A Market Recovery, but for Whom?

Parcel Sales in Saint Louis, Missouri from 2003-2018

Team TIF has long held that the overuse of tax incentives in already healthy markets tilts the market against dis-invested in neighborhoods. By virtually guaranteeing high profits in hot markets, it makes it near impossible for those seeking investment in majority black neighborhoods to attract the capital necessary to make needed investments in these neighborhoods. Additionally, there is increased attention has recently grown around the issue of “modern day redlining”, a market-driven phenomenon that locks families out of the opportunity for home ownership, wealth building, depresses housing costs and appears to be playing a role in the rapid increase in the pace of gentrification.
It is estimated that half of the household wealth held by black Americans was destroyed in the 2008 housing crash. Unlike white households, little of that wealth has been recovered in the intervening years. While the Urban Institute’s Interactive View of the Mortgage Boom and Bust clearly shows the lack of a functional mortgage market in north St. Louis, it only tells some of the story. As many note, there is an all-cash economy that exists in north city and much of north St. Louis County. This vicious cycle continues to destroy household wealth and force families to rent, when they could often save money by owning their own home. This mapping of the sale prices in St. Louis is intended to show how unevenly the market recovery in the city has happened; and how this continues to drive the “wealth gap” between the city’s black and white neighborhoods.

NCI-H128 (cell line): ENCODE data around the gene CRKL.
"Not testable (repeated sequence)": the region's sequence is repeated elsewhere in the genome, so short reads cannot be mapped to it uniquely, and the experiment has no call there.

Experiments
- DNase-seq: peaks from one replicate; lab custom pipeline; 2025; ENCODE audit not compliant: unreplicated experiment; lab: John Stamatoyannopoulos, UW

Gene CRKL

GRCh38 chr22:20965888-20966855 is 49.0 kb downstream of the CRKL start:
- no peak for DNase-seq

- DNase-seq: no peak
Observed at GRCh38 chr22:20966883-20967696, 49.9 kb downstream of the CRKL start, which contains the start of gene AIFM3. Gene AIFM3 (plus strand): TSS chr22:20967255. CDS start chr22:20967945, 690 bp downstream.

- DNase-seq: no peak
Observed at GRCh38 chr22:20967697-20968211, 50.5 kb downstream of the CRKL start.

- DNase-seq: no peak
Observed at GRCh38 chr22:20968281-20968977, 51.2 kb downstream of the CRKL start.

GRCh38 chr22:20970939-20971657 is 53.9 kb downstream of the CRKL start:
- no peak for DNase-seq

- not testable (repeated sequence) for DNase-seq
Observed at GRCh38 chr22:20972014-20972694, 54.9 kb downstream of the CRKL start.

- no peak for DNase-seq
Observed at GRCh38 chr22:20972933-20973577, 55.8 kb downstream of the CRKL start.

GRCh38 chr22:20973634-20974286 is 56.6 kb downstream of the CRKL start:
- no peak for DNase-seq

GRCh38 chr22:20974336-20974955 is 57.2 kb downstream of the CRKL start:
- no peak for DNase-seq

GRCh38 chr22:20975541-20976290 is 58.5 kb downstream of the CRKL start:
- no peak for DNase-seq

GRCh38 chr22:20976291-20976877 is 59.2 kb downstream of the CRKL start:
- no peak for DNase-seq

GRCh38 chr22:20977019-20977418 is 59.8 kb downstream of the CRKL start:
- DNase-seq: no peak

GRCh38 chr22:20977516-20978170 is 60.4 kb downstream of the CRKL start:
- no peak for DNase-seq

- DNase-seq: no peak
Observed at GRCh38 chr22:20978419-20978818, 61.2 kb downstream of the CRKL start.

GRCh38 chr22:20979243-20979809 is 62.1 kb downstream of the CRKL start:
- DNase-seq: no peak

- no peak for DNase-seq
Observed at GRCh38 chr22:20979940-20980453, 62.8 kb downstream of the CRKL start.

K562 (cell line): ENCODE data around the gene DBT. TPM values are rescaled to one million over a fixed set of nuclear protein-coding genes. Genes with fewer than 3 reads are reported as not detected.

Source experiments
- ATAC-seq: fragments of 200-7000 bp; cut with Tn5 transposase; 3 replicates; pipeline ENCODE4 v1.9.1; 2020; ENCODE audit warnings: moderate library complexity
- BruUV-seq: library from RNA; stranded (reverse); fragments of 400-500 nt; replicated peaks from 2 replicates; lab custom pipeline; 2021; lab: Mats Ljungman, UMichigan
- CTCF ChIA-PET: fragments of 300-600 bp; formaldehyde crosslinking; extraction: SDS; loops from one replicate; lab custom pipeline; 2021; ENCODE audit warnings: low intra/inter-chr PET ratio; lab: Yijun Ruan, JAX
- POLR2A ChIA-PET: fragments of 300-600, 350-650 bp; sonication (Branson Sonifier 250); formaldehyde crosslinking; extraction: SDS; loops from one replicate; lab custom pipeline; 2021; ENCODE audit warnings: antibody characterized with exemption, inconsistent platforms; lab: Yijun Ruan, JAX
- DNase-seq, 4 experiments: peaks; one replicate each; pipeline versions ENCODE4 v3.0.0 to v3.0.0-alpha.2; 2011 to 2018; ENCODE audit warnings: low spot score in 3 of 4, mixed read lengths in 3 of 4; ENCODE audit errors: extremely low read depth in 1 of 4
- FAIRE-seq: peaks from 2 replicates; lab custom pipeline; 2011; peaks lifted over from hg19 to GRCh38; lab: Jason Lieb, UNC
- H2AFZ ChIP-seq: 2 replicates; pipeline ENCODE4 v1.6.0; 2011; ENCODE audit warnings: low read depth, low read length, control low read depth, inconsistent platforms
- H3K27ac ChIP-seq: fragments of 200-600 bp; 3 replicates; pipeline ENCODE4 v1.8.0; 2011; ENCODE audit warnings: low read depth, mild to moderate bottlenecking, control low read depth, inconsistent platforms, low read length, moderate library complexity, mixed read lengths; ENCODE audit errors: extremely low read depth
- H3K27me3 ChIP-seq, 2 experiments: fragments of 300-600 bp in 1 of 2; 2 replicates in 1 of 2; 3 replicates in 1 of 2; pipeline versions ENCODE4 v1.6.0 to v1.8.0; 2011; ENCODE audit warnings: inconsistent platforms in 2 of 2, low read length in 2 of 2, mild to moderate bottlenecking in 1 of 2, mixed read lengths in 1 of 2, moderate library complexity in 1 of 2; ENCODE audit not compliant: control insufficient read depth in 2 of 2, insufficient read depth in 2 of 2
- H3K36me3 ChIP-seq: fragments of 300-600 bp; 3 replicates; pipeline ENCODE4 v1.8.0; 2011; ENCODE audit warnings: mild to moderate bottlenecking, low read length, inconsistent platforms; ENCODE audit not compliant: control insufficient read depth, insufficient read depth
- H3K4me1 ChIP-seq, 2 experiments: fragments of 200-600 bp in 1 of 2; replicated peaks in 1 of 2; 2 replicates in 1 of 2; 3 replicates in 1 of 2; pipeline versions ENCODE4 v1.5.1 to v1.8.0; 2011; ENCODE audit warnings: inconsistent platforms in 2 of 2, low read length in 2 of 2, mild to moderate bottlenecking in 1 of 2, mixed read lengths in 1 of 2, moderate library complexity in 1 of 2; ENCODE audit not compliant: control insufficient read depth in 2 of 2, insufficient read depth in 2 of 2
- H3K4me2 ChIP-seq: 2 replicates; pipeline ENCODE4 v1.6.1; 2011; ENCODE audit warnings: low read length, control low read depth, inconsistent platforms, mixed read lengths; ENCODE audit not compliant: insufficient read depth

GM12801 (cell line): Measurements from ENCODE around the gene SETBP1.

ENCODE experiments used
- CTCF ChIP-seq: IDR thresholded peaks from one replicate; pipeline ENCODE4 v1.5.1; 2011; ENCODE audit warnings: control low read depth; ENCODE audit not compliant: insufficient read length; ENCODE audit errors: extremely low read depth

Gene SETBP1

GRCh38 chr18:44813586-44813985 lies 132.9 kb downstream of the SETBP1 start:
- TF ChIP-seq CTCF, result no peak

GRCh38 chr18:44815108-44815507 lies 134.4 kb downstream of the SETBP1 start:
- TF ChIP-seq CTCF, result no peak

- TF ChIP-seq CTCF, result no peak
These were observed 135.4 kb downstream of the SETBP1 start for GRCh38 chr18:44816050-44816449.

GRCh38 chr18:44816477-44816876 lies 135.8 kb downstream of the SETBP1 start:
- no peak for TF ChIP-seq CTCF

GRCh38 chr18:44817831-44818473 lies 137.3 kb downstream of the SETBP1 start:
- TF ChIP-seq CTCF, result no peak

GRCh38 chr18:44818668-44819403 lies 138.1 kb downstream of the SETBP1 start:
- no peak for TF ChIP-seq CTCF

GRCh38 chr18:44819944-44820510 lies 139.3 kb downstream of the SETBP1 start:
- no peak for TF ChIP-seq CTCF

Notes and Methodology:
This data visualization was constructed using the Parcel Sales data, available from the Assessor’s website (https://www.stlouis-mo.gov/data/property-sales.cfm). Total sales are aggregated by parcel, meaning that if a parcel was sold more than once in a year, that the total for all sales are included. Additionally, if a parcel contains multiple salable properties (i.e.-a condominium building is one parcel but has multiple salable properties), any activity on any of those properties is aggregated at the parcel level. Included in the tooltip pop-up, which is present when selecting or hovering over a parcel, is the address, the number of sales that year on that parcel, and the total value of all sales activity on that property for the year. For a chosen year, once can filter by ward or neighborhood.